PSYCHOLOGICAL FICTION – character-driven writing.


Psychological fiction: historical, satirical short story collections, contemporary mystery and suspense

Wikipedia doesn’t always get things right but its explanation of psychological fiction can hardly be bettered.

“In literature, psychological fiction is a narrative genre that emphasizes interior characterization and motivation to explore the spiritual, emotional, and mental lives of the characters. The mode of narration examines the reasons for the behaviors of the character, which propel the plot and explain the story.”

Photo by Alexander Krivinsky

There are some faces that immediately intrigue, like the photograph above, and “what’s going on” tends to mean “inside his/her head” rather than “round the corner” or “in the kitchen”. You can experience this when you visit the BP Portrait Award exhibition. Many paintings you merely admire, but one or two arrest you, perhaps disturbingly, and of course no answer is offered against the painting for “What’s going on?” It’s online, so I invite you to see what I mean and I deliberately haven’t chosen one for you.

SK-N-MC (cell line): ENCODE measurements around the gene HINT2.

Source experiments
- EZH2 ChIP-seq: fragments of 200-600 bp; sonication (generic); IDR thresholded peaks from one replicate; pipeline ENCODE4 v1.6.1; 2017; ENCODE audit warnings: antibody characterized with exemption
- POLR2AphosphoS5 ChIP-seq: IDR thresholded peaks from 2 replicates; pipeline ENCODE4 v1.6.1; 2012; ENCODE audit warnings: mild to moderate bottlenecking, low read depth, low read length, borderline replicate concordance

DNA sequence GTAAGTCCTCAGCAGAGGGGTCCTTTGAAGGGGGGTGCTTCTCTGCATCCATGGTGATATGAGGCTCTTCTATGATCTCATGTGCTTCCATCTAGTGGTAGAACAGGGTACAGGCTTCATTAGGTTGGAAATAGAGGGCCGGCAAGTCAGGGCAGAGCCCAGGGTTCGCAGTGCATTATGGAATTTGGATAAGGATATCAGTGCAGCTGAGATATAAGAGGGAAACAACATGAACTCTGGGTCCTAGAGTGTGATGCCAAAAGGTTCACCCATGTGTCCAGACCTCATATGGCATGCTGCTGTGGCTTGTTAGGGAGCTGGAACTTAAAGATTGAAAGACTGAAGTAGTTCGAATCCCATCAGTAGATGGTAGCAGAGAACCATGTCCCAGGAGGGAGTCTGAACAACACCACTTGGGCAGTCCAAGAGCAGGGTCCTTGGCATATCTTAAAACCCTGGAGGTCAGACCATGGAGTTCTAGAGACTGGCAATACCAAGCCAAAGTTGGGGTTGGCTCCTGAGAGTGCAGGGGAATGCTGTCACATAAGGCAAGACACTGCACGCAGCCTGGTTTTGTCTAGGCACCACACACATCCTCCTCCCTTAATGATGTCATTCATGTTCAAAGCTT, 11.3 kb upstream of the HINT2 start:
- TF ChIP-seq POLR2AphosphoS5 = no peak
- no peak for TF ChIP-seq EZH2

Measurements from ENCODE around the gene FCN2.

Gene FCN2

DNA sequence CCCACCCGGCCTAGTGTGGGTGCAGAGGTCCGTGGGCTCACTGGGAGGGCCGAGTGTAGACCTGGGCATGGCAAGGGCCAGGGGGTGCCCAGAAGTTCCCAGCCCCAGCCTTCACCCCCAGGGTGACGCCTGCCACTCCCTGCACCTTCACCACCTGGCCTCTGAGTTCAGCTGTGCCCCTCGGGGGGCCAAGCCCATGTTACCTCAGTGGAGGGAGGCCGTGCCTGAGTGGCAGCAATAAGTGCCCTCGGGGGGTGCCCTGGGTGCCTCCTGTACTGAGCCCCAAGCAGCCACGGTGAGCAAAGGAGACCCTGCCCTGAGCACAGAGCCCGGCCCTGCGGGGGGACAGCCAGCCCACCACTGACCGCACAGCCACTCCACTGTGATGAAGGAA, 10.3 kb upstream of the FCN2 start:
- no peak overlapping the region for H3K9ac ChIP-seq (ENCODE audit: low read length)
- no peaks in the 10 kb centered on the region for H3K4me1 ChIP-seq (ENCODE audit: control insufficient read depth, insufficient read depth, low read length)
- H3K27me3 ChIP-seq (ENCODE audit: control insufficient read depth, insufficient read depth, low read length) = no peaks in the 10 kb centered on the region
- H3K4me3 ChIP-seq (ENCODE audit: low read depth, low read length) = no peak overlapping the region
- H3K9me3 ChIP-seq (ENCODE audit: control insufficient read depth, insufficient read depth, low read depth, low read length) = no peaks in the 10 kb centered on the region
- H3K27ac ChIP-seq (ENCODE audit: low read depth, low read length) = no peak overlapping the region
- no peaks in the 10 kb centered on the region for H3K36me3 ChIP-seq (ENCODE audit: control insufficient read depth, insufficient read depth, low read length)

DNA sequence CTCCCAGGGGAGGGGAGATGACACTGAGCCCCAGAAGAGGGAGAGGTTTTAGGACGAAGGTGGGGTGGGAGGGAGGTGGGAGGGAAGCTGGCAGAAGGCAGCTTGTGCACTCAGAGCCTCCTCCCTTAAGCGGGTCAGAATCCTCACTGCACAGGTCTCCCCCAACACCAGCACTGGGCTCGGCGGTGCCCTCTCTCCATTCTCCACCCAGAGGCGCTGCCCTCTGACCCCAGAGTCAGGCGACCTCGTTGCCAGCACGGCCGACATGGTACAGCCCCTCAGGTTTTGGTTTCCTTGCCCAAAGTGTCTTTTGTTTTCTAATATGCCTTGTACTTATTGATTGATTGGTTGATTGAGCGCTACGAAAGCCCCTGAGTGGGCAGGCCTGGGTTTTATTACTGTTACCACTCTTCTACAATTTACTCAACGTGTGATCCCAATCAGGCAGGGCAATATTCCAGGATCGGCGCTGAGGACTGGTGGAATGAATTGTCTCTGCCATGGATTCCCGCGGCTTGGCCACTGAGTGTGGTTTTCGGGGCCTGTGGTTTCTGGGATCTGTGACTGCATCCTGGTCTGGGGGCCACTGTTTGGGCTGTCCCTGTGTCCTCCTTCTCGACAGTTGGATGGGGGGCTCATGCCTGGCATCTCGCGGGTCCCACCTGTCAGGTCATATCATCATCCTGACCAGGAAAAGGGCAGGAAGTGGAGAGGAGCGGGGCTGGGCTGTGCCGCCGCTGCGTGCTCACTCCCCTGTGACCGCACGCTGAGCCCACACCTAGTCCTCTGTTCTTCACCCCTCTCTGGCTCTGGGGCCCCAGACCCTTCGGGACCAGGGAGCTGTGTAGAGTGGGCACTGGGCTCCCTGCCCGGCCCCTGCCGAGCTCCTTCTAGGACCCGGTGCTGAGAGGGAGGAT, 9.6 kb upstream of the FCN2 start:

In a novel, it may be an odd behaviour rather than the look on a character’s face. In one of my Curious Men stories, I have a man organising tractor components onto the embossed flowers of a banquet cloth on the lawn. Mending a tractor may be commonplace, but what kind of man, and what thought processes have led him to this situation?

Psychological fiction can be found in different genres. I have written crime short stories, satire, historical and contemporary fiction, and I’d class all as psychological fiction because they are character-driven stories, the plot only emerging as characters develop and create situations. And as in real life, there is humour, sometimes, as well as drama. TV offerings appear to assume that murders are all that counts.

Rosalind Minett